Fridays in the Field / Rain Gardens & GI / Sewage & Stormwater / Sustainable Communities

Green Infrastructure in New Haven: Bioswales and the West River

During World Water Week last week, we spent a lot of time thinking about how smart management of stormwater is a key part of building sustainable communities for the future. We shared stories about rain gardens and the importance of preventing polluted stormwater runoff from reaching rivers and streams that feed into Long Island Sound. Our green infrastructure projects are designed to address the water-related challenges unique to urban areas.

This week, we’re thinking about another green infrastructure project designed to curb stormwater pollution while replenishing groundwater: the Edgewood School bioswale in New Haven. A bioswale serves a similar function to a rain garden by slowing flooding and filtering stormwater runoff, but bioswales are generally deeper than rain gardens and designed to handle runoff from large, paved surface areas like roadways and parking lots.

 

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The Edgewood School bioswale was designed to manage the last section of a combined storm-sanitary sewer on Yale Avenue, on the west side of the West River. Combined sewers carry stormwater runoff (rain that falls on roof tops, road ways, and other hard surfaces, and flows into storm drains around the city) and sanitary sewage (what you flush down the toilet or send down the kitchen sink) in the same pipes.

bioswale-sign-clipOn a sunny day in New Haven, all of the water in the pipes flows to a wastewater treatment plant to be cleaned before being released into the New Haven Harbor. When it rains, however, all of the hard surfaces in the city produce an excess of stormwater runoff and cause the combined storm-sanitary pipes to fill up quickly. During some rain storms, neither the pipes nor the treatment plant can handle all of the water that flows into them, and the pipes—designed to overflow—release stormwater and sewage, untreated, into the our rivers and the Long Island Sound (you might hear this called a CSO, for “combined sewer overflow”). The 280-square-foot Edgewood bioswale manages over 11,000 square feet of impervious roadway, filtering over 300,000 gallons of rainwater annually.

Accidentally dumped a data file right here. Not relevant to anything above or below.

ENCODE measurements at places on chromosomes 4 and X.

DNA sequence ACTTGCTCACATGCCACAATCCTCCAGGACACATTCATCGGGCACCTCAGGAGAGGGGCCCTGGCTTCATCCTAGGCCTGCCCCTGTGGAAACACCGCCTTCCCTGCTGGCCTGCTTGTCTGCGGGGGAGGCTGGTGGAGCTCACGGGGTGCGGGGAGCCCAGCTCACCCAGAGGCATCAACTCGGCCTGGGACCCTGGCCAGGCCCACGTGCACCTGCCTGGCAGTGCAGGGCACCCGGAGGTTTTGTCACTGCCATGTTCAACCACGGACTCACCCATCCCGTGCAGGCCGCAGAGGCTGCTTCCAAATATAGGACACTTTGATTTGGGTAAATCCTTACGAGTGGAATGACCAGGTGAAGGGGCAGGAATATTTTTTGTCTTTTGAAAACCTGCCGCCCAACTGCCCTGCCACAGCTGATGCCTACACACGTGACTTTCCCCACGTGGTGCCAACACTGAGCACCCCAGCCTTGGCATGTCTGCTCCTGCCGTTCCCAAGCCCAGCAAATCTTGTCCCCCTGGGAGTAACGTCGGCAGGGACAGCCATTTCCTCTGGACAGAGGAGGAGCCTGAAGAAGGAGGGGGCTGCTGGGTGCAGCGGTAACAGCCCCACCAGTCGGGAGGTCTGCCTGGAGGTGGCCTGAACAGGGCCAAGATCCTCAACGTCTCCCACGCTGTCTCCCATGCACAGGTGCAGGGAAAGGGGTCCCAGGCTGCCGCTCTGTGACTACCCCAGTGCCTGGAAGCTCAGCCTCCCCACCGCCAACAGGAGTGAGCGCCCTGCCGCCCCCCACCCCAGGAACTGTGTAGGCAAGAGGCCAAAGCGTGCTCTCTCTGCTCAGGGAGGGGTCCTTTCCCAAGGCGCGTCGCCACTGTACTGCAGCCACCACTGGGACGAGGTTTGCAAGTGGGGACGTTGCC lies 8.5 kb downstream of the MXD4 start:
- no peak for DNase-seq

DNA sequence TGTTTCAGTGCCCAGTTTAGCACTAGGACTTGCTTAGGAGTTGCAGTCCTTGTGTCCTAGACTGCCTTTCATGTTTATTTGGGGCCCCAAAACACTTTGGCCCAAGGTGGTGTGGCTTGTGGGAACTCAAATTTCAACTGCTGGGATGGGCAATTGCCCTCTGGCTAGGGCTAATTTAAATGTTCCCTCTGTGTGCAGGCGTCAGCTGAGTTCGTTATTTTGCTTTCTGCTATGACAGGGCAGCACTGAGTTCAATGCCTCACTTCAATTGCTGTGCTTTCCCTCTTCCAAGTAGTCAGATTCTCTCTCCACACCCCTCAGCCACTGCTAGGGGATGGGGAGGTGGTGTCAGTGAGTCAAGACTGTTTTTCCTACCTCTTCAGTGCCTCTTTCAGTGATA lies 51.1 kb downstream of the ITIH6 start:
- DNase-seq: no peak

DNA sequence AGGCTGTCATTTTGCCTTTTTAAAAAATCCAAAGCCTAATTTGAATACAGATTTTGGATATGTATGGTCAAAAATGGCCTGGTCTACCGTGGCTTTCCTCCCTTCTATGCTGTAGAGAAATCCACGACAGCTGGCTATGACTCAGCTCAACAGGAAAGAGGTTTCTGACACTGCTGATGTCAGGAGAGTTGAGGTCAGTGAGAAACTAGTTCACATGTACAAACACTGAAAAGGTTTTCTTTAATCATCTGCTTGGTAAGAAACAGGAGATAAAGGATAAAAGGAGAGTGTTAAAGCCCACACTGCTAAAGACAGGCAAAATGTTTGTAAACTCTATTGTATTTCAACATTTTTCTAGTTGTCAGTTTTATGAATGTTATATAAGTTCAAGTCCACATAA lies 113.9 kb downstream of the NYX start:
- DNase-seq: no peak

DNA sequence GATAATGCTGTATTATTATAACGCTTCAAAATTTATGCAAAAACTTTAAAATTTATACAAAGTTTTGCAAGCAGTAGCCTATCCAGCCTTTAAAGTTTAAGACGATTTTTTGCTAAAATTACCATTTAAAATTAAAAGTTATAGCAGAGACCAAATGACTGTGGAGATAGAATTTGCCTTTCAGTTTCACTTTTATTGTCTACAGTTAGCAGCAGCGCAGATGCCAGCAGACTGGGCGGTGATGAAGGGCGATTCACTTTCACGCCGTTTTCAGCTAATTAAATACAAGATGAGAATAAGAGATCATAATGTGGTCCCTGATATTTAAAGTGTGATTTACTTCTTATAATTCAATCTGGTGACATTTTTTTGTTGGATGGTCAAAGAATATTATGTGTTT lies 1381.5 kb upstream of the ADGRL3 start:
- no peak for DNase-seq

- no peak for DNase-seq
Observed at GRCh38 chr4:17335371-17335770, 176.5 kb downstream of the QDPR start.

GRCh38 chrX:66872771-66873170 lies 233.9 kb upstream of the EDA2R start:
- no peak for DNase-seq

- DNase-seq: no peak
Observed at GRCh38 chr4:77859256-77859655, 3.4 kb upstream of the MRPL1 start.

It’s also important to remember that green infrastructure and sustainable water management are about more than just filtering water. They’re also about providing other valuable services to the community, from de-paving and softening the cityscape to creating local jobs and providing wildlife habitat. The multidimensional benefits of green infrastructure projects like the Edgewood School bioswale boost an ecosystem’s resilience while improving the water quality of nearby streams and rivers.

Outside the Edgewood Magnet School in New Haven, we broke ground on an 8-foot area of cement sidewalk back in 2014. With help of the City of New Haven Engineering Department, the Urban Resources Initiative, and the Emerge workforce re-entry crew, we planned and constructed the bioswale and filled it with native grasses, sedges, and other perennials known for their climatic resilience and ability to attract birds and pollinators.

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During our most recent visit to the Edgewood School bioswale on August 25, we spotted a goldfinch enjoying the garden’s leafy cover and increasingly lush flowers.

Plants in the bioswale include Joe Pye Weed, Yellow Coneflower, and Purple Coneflower (Echinacea).

We’ve enjoyed watching the bioswale’s greenery develop and thrive. We recently received a contract to build four more bioswales in New Haven’s West River Watershed over the next year. The Edgewood School bioswale and the new bioswales are funded in part by a US EPA Section 319 grant, administered by the Connecticut Department of Energy and Environmental Protection.

For more information about bioswales, rain gardens, and our green infrastructure projects, visit our dedicated green infrastructure website at ReduceRunoff.org.

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